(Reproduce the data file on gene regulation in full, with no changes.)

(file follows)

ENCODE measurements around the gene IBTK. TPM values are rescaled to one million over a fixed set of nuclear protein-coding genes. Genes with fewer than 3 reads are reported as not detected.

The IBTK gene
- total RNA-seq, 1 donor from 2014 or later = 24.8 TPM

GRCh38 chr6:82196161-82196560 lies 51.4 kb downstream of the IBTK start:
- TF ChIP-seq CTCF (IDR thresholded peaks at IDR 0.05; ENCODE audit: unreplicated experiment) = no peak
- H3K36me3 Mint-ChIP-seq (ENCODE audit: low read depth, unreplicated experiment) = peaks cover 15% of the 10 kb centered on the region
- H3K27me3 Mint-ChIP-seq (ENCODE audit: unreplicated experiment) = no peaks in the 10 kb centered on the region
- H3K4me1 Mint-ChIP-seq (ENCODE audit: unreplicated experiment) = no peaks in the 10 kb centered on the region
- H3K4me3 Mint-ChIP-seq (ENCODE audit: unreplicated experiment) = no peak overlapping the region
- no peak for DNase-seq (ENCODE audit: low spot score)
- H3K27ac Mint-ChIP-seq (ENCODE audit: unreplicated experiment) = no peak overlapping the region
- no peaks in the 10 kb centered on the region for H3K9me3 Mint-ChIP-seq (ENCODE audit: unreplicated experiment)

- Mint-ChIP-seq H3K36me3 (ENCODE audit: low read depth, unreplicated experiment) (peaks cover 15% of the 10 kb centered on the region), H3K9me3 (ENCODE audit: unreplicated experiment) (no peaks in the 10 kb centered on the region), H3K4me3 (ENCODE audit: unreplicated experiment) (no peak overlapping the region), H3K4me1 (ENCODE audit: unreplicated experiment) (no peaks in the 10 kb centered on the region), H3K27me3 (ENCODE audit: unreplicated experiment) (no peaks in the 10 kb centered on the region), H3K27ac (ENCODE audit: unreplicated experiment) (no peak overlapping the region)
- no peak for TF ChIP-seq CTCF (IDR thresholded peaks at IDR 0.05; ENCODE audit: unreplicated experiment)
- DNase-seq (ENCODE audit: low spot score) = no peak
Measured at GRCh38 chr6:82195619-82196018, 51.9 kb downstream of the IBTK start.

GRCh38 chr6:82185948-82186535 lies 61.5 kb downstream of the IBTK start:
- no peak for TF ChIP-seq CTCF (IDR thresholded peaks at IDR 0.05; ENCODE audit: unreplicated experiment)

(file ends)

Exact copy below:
ENCODE measurements around the gene IBTK. TPM values are rescaled to one million over a fixed set of nuclear protein-coding genes. Genes with fewer than 3 reads are reported as not detected.

The IBTK gene
- total RNA-seq, 1 donor from 2014 or later = 24.8 TPM

GRCh38 chr6:82196161-82196560 lies 51.4 kb downstream of the IBTK start:
- TF ChIP-seq CTCF (IDR thresholded peaks at IDR 0.05; ENCODE audit: unreplicated experiment) = no peak
- H3K36me3 Mint-ChIP-seq (ENCODE audit: low read depth, unreplicated experiment) = peaks cover 15% of the 10 kb centered on the region
- H3K27me3 Mint-ChIP-seq (ENCODE audit: unreplicated experiment) = no peaks in the 10 kb centered on the region
- H3K4me1 Mint-ChIP-seq (ENCODE audit: unreplicated experiment) = no peaks in the 10 kb centered on the region
- H3K4me3 Mint-ChIP-seq (ENCODE audit: unreplicated experiment) = no peak overlapping the region
- no peak for DNase-seq (ENCODE audit: low spot score)
- H3K27ac Mint-ChIP-seq (ENCODE audit: unreplicated experiment) = no peak overlapping the region
- no peaks in the 10 kb centered on the region for H3K9me3 Mint-ChIP-seq (ENCODE audit: unreplicated experiment)

- Mint-ChIP-seq H3K36me3 (ENCODE audit: low read depth, unreplicated experiment) (peaks cover 15% of the 10 kb centered on the region), H3K9me3 (ENCODE audit: unreplicated experiment) (no peaks in the 10 kb centered on the region), H3K4me3 (ENCODE audit: unreplicated experiment) (no peak overlapping the region), H3K4me1 (ENCODE audit: unreplicated experiment) (no peaks in the 10 kb centered on the region), H3K27me3 (ENCODE audit: unreplicated experiment) (no peaks in the 10 kb centered on the region), H3K27ac (ENCODE audit: unreplicated experiment) (no peak overlapping the region)
- no peak for TF ChIP-seq CTCF (IDR thresholded peaks at IDR 0.05; ENCODE audit: unreplicated experiment)
- DNase-seq (ENCODE audit: low spot score) = no peak
Measured at GRCh38 chr6:82195619-82196018, 51.9 kb downstream of the IBTK start.

GRCh38 chr6:82185948-82186535 lies 61.5 kb downstream of the IBTK start:
- no peak for TF ChIP-seq CTCF (IDR thresholded peaks at IDR 0.05; ENCODE audit: unreplicated experiment)